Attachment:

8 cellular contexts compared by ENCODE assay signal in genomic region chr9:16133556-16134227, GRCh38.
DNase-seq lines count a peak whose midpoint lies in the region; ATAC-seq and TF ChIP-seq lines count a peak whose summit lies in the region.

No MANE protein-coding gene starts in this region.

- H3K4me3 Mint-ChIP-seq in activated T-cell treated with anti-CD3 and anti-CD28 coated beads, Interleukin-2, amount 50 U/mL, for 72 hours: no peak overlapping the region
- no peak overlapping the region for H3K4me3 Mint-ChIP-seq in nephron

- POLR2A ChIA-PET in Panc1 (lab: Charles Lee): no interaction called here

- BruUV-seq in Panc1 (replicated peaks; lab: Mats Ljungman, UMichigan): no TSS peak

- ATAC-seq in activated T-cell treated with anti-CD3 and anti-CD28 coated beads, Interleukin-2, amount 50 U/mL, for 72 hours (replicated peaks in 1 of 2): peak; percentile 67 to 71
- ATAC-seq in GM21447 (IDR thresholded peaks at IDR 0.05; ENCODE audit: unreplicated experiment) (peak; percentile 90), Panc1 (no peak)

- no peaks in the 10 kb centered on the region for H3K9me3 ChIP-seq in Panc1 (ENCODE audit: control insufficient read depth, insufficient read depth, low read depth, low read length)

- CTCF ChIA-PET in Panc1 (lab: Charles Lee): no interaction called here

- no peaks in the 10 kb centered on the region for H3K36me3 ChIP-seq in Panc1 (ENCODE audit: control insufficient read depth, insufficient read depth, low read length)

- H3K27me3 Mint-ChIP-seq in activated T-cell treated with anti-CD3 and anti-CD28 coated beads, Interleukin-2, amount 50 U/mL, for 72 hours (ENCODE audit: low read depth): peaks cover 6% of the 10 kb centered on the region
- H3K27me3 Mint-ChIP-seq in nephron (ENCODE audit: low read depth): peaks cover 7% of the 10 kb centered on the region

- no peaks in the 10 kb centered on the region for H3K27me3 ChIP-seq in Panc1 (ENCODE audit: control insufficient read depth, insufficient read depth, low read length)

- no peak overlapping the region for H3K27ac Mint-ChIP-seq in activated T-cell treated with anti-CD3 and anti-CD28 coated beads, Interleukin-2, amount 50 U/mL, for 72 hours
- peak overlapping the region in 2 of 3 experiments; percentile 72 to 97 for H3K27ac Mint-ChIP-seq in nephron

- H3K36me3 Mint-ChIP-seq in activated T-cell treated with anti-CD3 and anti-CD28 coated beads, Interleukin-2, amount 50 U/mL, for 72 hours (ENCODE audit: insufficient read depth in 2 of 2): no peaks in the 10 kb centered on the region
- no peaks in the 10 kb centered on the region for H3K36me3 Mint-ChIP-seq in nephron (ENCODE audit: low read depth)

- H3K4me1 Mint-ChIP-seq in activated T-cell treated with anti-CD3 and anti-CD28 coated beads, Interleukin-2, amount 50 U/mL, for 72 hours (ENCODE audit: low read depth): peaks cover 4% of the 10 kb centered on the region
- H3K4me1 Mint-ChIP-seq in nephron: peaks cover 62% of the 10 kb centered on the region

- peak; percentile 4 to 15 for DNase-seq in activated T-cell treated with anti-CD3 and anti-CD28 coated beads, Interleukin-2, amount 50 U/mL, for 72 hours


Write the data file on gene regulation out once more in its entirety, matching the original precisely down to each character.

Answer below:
8 cellular contexts compared by ENCODE assay signal in genomic region chr9:16133556-16134227, GRCh38.
DNase-seq lines count a peak whose midpoint lies in the region; ATAC-seq and TF ChIP-seq lines count a peak whose summit lies in the region.

No MANE protein-coding gene starts in this region.

- H3K4me3 Mint-ChIP-seq in activated T-cell treated with anti-CD3 and anti-CD28 coated beads, Interleukin-2, amount 50 U/mL, for 72 hours: no peak overlapping the region
- no peak overlapping the region for H3K4me3 Mint-ChIP-seq in nephron

- POLR2A ChIA-PET in Panc1 (lab: Charles Lee): no interaction called here

- BruUV-seq in Panc1 (replicated peaks; lab: Mats Ljungman, UMichigan): no TSS peak

- ATAC-seq in activated T-cell treated with anti-CD3 and anti-CD28 coated beads, Interleukin-2, amount 50 U/mL, for 72 hours (replicated peaks in 1 of 2): peak; percentile 67 to 71
- ATAC-seq in GM21447 (IDR thresholded peaks at IDR 0.05; ENCODE audit: unreplicated experiment) (peak; percentile 90), Panc1 (no peak)

- no peaks in the 10 kb centered on the region for H3K9me3 ChIP-seq in Panc1 (ENCODE audit: control insufficient read depth, insufficient read depth, low read depth, low read length)

- CTCF ChIA-PET in Panc1 (lab: Charles Lee): no interaction called here

- no peaks in the 10 kb centered on the region for H3K36me3 ChIP-seq in Panc1 (ENCODE audit: control insufficient read depth, insufficient read depth, low read length)

- H3K27me3 Mint-ChIP-seq in activated T-cell treated with anti-CD3 and anti-CD28 coated beads, Interleukin-2, amount 50 U/mL, for 72 hours (ENCODE audit: low read depth): peaks cover 6% of the 10 kb centered on the region
- H3K27me3 Mint-ChIP-seq in nephron (ENCODE audit: low read depth): peaks cover 7% of the 10 kb centered on the region

- no peaks in the 10 kb centered on the region for H3K27me3 ChIP-seq in Panc1 (ENCODE audit: control insufficient read depth, insufficient read depth, low read length)

- no peak overlapping the region for H3K27ac Mint-ChIP-seq in activated T-cell treated with anti-CD3 and anti-CD28 coated beads, Interleukin-2, amount 50 U/mL, for 72 hours
- peak overlapping the region in 2 of 3 experiments; percentile 72 to 97 for H3K27ac Mint-ChIP-seq in nephron

- H3K36me3 Mint-ChIP-seq in activated T-cell treated with anti-CD3 and anti-CD28 coated beads, Interleukin-2, amount 50 U/mL, for 72 hours (ENCODE audit: insufficient read depth in 2 of 2): no peaks in the 10 kb centered on the region
- no peaks in the 10 kb centered on the region for H3K36me3 Mint-ChIP-seq in nephron (ENCODE audit: low read depth)

- H3K4me1 Mint-ChIP-seq in activated T-cell treated with anti-CD3 and anti-CD28 coated beads, Interleukin-2, amount 50 U/mL, for 72 hours (ENCODE audit: low read depth): peaks cover 4% of the 10 kb centered on the region
- H3K4me1 Mint-ChIP-seq in nephron: peaks cover 62% of the 10 kb centered on the region

- peak; percentile 4 to 15 for DNase-seq in activated T-cell treated with anti-CD3 and anti-CD28 coated beads, Interleukin-2, amount 50 U/mL, for 72 hours